Food Assistance, Mental Health, Safe Celebrations–and Compassion–this Holiday Season

Dear Friends and Neighbors,

My family and I wish you and yours a safe and happy holiday season! As you celebrate, albeit modified this year, I encourage you to take stock of the good things in your life and have compassion with yourself and others about the struggles.

This is the time of year when most schools and child care providers take a well-deserved and needed break. However, this can also mean children are missing meals they’d normally get through a school program or working parents are struggling to find child care, making the holiday season even more stressful. Whether you are an employer or a customer, please give our working parents a little extra grace and understanding this holiday season.

A special thanks to child care providers

This interim, I have worked extensively with child care providers as I’ve prepared to introduce the Fair Start for Kids Act 2.0, which will continue our fight to make child care more affordable and accessible, ensuring that every kid in Washington gets a fair start in life. It has truly been a marvel to watch as these dedicated child care providers have helped ensure our economy can keep running by making essential care available during the COVID-19 crisis, while operating with extra precautions for kids and families. I hope you will join me in thanking all the child care providers who have worked tirelessly to care for our children, support working parents and bolster our economy throughout the uncertainties of COVID-19. I look forward to continuing my work with parents, businesses, child care providers, and advocates from across the state to expand access to high-quality, affordable child care.

Addressing food insecurity in our state

During these holidays, many Washington families are hurting and need help. This can be especially tough on children who are missing the structure and regular meals that they are used to getting through school and child care programs. If your family or someone you know is struggling, please visit the Washington Coronavirus Response food assistance web page. In addition, here are a few links to local resources that can help with feeding your family this holiday season:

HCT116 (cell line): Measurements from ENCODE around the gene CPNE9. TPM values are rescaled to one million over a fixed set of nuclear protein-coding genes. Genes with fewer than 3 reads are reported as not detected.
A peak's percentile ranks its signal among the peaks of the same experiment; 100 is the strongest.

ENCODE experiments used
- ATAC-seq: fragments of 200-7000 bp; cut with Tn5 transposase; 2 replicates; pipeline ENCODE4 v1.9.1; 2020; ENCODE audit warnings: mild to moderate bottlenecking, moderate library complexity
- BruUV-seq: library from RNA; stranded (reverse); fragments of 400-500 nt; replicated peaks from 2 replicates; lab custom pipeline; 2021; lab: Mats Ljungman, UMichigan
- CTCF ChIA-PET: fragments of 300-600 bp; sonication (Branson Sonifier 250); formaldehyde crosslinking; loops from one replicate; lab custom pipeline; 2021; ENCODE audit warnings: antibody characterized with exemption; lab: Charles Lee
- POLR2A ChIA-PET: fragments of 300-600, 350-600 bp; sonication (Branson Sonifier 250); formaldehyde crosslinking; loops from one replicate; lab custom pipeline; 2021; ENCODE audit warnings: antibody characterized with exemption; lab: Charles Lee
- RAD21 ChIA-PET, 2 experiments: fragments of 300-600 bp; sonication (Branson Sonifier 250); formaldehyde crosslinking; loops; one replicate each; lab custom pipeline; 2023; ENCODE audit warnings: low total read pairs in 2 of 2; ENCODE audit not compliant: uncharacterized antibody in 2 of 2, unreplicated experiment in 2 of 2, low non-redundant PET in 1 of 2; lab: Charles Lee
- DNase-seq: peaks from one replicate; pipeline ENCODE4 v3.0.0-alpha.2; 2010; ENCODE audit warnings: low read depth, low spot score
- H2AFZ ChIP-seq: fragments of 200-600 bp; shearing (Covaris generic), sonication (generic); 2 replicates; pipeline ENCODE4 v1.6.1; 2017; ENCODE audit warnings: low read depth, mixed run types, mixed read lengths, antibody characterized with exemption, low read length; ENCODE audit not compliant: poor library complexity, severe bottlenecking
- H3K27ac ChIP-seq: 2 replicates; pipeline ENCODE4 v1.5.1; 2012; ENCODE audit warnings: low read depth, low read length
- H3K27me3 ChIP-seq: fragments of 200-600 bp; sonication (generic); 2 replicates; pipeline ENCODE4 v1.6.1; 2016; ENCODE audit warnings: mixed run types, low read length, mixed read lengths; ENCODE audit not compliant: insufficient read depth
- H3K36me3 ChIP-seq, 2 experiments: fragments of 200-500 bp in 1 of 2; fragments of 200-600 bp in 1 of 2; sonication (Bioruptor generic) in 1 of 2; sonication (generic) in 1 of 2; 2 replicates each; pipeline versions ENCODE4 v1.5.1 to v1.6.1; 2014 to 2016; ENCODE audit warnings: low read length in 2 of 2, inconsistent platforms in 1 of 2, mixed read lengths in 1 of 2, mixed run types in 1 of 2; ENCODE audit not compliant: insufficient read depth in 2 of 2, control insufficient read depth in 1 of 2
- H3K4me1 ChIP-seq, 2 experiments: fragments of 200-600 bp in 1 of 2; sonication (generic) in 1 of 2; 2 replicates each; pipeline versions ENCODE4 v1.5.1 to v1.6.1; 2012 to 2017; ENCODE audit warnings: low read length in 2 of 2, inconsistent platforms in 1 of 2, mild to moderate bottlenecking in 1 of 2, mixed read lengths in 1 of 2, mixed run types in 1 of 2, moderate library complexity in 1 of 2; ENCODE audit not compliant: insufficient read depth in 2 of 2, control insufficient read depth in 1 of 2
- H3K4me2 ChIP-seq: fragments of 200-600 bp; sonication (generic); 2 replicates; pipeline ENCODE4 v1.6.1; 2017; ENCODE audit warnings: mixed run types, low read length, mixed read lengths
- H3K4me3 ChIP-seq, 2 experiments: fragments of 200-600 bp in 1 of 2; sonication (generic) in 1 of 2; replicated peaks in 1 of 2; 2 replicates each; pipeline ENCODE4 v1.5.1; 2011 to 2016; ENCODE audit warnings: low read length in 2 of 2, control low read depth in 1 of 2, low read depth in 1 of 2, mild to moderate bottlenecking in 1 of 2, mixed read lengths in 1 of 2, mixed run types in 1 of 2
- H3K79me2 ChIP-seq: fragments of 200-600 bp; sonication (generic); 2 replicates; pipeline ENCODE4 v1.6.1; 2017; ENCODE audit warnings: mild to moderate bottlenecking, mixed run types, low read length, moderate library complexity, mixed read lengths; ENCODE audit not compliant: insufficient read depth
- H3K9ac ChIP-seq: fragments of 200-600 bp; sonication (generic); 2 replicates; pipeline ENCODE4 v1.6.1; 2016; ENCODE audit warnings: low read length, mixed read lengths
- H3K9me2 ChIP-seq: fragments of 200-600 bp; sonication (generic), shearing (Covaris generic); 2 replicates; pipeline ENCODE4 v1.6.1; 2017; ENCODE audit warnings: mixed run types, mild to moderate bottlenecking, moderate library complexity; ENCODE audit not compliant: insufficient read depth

While the pandemic may not have created the issues of hunger, poverty and racial inequality in our state, it has made these realities starker and more urgent. For many, this year has brought the crisis of hunger for the first time. In fact, the Washington State Food Security Survey found that 30 percent of households were food insecure and almost 60 percent of those included children. In addition, people of color are 1.5 times more likely than white people to be food insecure.

This coming session, I will support measures to secure food access, a keystone to building a healthier, more equitable Washington. Even as we support existing efforts to fight hunger, we must explore new approaches to help address the changing landscape during the pandemic and address the systemic gaps that have left communities of color and tribal communities without adequate access or infrastructure to meet their nutritional needs.

Mental health during COVID and the holidays

While holiday traditions are what many of us look forward to throughout the year, it is normal to feel a profound sense of loss or sadness during this unfamiliar holiday season. With COVID-19 still reaching record levels throughout the state, and social distancing and online school already creating unprecedented social isolation, concerns about mental health are acute. Please remember to tend to your and your children’s mental health and reach out for help when needed. Please explore the Washington Department of Health (DOH) mental health resources or NAMI Eastside if you or your loved ones need a hand coping this holiday season.

Safe holidays during COVID-19

While it is difficult, the safest way to celebrate holidays this year is with the members of your household only. If you choose to celebrate in person with other friends or family, keep in mind that gatherings should be limited to outdoors unless everyone can follow the safety and quarantine requirements. In person gatherings increase the risk of COVID-19 infection, impacting not only you and your family but health care providers, first responders and others who are putting themselves in harm’s way to help others. Please follow the safer gatherings checklist to better protect yourself and any guests, including not sharing food and beverages, wearing masks and spreading out. In addition, DOH has curated a list of ways to connect with loved ones and be a little more together, even when apart this holiday season.

Thank you for masking up, staying socially distant and adding a needed dose of compassion in our communities this December.

Happy Holidays,

Tana Senn